Cooking up a storm on the Eagle

The provision of four meals and snacks each day requires meticulous coordination, well-orchestrated cooking, and long hours of work. U.S. Coast Guard photo by Petty Officer 2nd class LaNola Stone.

by Chief Petty Officer Judy L Silverstein
Special to THE CHESAPEAKE TODAY

It has often been said that maintaining good morale aboard a ship requires a few essential ingredients. For many, that includes delicious food. Aboard Coast Guard Barque Eagle, crewmembers give high marks to the cooking and say it makes the hard work more enjoyable.

“I can honestly say the food is always good here,” says Chief Petty Officer Justin Pickler, mizzenmast captain. “On Eagle, we have a pretty intense schedule and sitting down to a good meal wraps up the day nicely.”

Although their day started well before dawn, the food service crew is still busily working at 10 p.m. in preparation for midrats. U.S. Coast Guard photo by Petty Officer 2nd class LaNola Stone.


On many cutters, it’s relatively easy to gauge food preferences, making menu planning and ordering food a bit easier. By contrast, Eagle’s vigorous schedule means the trainees swap out frequently. U.S. Coast Guard photo by Petty Officer 2nd class LaNola Stone.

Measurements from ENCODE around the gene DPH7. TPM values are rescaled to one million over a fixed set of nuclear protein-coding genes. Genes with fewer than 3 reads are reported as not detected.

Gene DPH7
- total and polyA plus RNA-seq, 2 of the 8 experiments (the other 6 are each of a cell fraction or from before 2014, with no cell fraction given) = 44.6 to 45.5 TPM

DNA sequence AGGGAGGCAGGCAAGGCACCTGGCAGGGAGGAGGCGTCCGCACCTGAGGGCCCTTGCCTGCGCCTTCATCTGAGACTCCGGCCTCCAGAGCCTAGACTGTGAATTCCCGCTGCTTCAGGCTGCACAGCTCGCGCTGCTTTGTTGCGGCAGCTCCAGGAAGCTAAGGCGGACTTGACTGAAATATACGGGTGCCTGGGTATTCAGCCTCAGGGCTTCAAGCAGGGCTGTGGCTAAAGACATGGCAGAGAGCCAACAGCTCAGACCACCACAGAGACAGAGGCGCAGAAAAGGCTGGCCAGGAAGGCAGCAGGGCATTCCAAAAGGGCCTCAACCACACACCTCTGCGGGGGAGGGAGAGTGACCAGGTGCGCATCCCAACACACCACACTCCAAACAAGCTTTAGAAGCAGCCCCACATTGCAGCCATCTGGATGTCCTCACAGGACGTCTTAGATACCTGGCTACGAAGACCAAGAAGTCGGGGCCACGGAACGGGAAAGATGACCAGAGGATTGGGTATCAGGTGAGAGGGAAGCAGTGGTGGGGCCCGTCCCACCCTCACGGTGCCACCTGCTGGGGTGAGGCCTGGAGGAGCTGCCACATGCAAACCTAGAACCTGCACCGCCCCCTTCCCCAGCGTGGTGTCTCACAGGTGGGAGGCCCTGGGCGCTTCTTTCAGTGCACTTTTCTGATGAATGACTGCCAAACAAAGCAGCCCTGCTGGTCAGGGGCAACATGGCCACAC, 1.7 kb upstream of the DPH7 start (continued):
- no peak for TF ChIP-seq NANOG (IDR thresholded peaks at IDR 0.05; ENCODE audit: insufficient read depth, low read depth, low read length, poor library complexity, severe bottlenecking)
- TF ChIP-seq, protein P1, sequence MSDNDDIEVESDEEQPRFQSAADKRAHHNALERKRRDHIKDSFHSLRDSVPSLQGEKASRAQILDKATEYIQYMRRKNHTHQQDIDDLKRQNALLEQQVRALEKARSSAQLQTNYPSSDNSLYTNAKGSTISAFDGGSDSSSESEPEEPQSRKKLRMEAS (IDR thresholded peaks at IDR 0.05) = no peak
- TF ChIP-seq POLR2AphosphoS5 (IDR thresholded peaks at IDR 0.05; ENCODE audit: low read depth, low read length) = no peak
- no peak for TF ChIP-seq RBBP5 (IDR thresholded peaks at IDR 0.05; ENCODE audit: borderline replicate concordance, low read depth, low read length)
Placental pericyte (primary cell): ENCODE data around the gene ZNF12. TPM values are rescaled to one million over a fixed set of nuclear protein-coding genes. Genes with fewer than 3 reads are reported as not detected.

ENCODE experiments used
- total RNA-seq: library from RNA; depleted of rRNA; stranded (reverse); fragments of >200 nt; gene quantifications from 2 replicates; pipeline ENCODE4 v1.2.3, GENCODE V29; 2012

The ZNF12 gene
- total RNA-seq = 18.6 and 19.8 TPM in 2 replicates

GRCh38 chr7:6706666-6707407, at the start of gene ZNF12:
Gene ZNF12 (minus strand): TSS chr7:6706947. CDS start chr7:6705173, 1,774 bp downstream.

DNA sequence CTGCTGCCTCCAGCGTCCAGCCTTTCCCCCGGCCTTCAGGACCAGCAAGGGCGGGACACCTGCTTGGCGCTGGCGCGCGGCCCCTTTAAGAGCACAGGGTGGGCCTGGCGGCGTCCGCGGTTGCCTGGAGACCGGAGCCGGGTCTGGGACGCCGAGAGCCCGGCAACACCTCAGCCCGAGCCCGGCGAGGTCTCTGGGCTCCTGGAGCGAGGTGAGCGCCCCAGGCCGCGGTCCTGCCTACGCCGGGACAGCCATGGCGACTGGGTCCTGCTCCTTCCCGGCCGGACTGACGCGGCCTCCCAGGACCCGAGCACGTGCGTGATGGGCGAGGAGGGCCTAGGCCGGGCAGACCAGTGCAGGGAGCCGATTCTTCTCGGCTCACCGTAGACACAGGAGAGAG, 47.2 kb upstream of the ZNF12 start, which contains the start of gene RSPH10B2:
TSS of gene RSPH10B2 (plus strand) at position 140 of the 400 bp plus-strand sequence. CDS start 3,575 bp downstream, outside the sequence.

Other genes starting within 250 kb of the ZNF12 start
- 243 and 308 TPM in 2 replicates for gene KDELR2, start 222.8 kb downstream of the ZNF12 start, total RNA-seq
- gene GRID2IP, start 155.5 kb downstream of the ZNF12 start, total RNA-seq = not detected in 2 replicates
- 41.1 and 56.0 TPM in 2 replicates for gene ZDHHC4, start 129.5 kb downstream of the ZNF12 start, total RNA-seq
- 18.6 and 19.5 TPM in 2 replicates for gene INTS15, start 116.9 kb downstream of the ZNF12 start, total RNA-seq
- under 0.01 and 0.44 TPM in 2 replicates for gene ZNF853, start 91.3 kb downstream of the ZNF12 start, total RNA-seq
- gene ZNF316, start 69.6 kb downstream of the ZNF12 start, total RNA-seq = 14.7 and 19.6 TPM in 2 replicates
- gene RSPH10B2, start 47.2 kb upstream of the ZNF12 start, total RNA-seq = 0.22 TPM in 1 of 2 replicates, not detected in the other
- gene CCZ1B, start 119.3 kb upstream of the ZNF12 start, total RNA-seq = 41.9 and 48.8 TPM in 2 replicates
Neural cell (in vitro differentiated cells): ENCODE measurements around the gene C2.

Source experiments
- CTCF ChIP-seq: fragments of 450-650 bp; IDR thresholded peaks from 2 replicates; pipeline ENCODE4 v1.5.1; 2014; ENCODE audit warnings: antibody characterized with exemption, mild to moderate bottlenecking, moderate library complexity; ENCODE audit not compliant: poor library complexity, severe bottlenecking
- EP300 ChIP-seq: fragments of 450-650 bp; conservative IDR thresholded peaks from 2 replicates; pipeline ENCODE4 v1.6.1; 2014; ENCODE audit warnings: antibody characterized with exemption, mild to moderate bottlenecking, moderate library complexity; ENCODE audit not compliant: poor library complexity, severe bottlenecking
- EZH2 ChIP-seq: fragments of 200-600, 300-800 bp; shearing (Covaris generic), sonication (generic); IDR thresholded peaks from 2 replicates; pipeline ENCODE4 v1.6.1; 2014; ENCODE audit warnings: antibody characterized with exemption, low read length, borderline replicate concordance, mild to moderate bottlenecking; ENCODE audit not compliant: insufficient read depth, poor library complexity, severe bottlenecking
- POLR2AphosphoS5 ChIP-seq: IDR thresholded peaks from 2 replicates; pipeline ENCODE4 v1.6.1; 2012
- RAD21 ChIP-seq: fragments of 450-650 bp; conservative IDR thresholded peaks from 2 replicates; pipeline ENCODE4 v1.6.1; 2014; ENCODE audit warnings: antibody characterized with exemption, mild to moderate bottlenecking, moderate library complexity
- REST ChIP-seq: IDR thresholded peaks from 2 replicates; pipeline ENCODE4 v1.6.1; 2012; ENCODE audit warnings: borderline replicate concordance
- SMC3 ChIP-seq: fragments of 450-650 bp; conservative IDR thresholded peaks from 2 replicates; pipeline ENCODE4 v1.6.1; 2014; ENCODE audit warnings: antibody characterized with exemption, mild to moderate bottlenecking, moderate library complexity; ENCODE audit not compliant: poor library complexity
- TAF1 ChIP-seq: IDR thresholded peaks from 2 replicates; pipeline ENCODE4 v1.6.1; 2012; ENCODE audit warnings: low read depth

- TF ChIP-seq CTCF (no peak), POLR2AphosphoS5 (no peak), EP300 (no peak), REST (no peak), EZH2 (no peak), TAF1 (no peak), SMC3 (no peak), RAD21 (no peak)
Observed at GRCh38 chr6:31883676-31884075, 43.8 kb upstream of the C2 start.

While three daily meals sounds good to most civilians, challenging physical shift work while underway means a fourth meal is necessary. Known as “midrats” – or midnight rations, it helps fuel the crew working the midnight to 4 a.m. watch. It’s been said the provision of midrats dates back to the World War II era, and on Eagle, it is taken seriously.

In turn, the crew is appreciative. On this night, steak and eggs are on the midrats menu. “This is awesome and it really keeps you going,” said Petty Officer 1st Class Kyle Thomas. His sentiments were echoed throughout the mess deck. That is something Petty Officer 1st Class Randal Torske, a food service specialist, enjoys hearing.

The senior galley supervisor, Torske says his work is all about keeping the crew happy. The provision of four meals and snacks each day requires meticulous coordination, well-orchestrated cooking, and long hours of work. Food service specialists are often the first to report to work and the last to hit the rack. While the galley crew of five says cooking for 57 permanent crew members can be challenging while in port, the addition of 160 trainees raises the intensity while underway.

However, Torske’s recipe for success includes perfecting the basics, serving a variety of foods and having healthy snacks available throughout the day. It is obvious that his team shares a collaborative passion for their assignment and all love to cook.

Although their day started well before dawn, the food service crew is still busily working at 10 p.m. in preparation for midrats. Replenishing the fresh fruit, baking 16 loaves of bread and six sheets of fresh foccacia for the next day, the cooks remain attentive and cheerful, even at this late hour.

“Customer service is one of our top goals and we really strive to make everyone happy,” said Chief Petty Officer Tom Willard, the food service officer aboard Eagle.